Wikileaks is a pioneer for the exposé of corrupted information, which would otherwise remain hidden from public view if it weren’t for one silver-haired fox who made the leaking of this “confidential” information a reality.

Julian Assange is his own poster child for Wikileaks, who quickly became the centre of an international storm surrounding the role of the individual in the networked public sphere.


Social media, as it happens, has livestock, including political figures who have recently joined the phenomenon of the interconnected distributed network. 

However, as soon as these political figures decide to join the social media revolution, they are essentially leaving themselves open to hackers, such as Julian Assange, who have made it their job to nitpick and expose those who are either not following protocol or are participating in politically corrupt activities. (Or both).

Take Hilary Clinton’s personal email scandal as an example. Wikileaks, according to Clinton, essentially lost her the election due to her not using a standard-issue government email address. Is this just an excuse to cover up her (possibly) politically corrupt actions in the future if she were to be voted President of the United States?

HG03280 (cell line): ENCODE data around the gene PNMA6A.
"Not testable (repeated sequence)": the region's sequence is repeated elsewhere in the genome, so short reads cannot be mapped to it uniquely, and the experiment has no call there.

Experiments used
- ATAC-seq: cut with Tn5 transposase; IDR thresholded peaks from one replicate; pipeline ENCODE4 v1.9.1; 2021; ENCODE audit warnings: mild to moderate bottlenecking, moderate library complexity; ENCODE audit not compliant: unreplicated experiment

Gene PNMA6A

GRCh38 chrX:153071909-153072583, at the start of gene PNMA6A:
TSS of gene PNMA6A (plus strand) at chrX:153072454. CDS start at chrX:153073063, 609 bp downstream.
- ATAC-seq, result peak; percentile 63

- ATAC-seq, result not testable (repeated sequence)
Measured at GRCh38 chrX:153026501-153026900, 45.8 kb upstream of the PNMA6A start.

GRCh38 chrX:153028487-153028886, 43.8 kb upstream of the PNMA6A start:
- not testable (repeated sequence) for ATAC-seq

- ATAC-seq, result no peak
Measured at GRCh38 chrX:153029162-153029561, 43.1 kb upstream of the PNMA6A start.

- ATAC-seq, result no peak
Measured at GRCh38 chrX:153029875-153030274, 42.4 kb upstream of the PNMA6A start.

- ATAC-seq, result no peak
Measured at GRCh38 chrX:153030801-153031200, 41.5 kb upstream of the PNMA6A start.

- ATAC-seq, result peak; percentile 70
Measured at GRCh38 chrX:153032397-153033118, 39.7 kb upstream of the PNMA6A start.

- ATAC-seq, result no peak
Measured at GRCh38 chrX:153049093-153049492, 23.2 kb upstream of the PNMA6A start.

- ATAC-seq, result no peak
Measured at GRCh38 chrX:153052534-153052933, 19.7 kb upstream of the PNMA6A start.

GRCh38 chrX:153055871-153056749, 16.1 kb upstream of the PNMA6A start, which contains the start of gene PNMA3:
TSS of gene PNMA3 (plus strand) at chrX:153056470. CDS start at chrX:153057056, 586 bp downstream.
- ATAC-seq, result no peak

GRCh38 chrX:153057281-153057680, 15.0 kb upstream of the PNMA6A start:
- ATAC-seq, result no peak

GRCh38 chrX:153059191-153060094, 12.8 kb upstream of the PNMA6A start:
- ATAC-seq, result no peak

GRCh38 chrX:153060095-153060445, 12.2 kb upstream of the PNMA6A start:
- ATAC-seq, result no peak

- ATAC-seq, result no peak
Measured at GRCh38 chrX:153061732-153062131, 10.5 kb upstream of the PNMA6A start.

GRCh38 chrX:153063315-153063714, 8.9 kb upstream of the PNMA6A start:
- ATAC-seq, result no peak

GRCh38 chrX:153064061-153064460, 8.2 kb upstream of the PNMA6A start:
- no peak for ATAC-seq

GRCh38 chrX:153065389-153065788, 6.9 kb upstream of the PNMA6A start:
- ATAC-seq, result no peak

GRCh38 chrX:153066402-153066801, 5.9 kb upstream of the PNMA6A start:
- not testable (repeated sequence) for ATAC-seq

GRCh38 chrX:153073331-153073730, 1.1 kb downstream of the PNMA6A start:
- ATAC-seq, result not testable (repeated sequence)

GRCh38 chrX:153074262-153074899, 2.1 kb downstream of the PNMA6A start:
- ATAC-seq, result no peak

I’ll let you be the decider.



V 🍻

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5 thoughts on “SILVER-HAIRED FOX

  1. Mia Hull says:

    Hey Verity, I think this post was really well done. I’m curious to know if you’ve referred to Julian Assange as a silver-haired fox because you think he’s cunning, or you find him foxy. Personally, I think he’s both.
    Your point about political figures leaving themselves open to hackers was really interesting; it makes you wonder why they’d even risk lending themselves to hackers by joining social media in the first place. It doesn’t seem worth the trouble.
    Instead of focusing only on how people are exposed to hacking and the impact it has, I think it would’ve been cool to talk about why people people such as Julian Assange choose to hack. What’s the point?
    Outside of engaging in the practice for the purpose of hactivism, it seems like a lot of people hack computers purely for self gratification and without real gainful purpose. This site lists a few more reasons:
    I think looking at the history of hacking culture and the roots of the practice would also be very telling in terms of why people hack.
    All in all, your post was great. Thank you for making me see the foxier side of Julian Assange.
    Mia xoxo

    Liked by 1 person

  2. isobelpage says:

    Loved both your content and memes used, was an interesting read. Your note of wikileaks and the Hilary Clinton scandal both related really well to the topic and made me think further about the notion of civil disobedience and the ability for individuals to really control widespread content that is leaked. A good read and made me think about the whole topic alot more!

    Liked by 1 person

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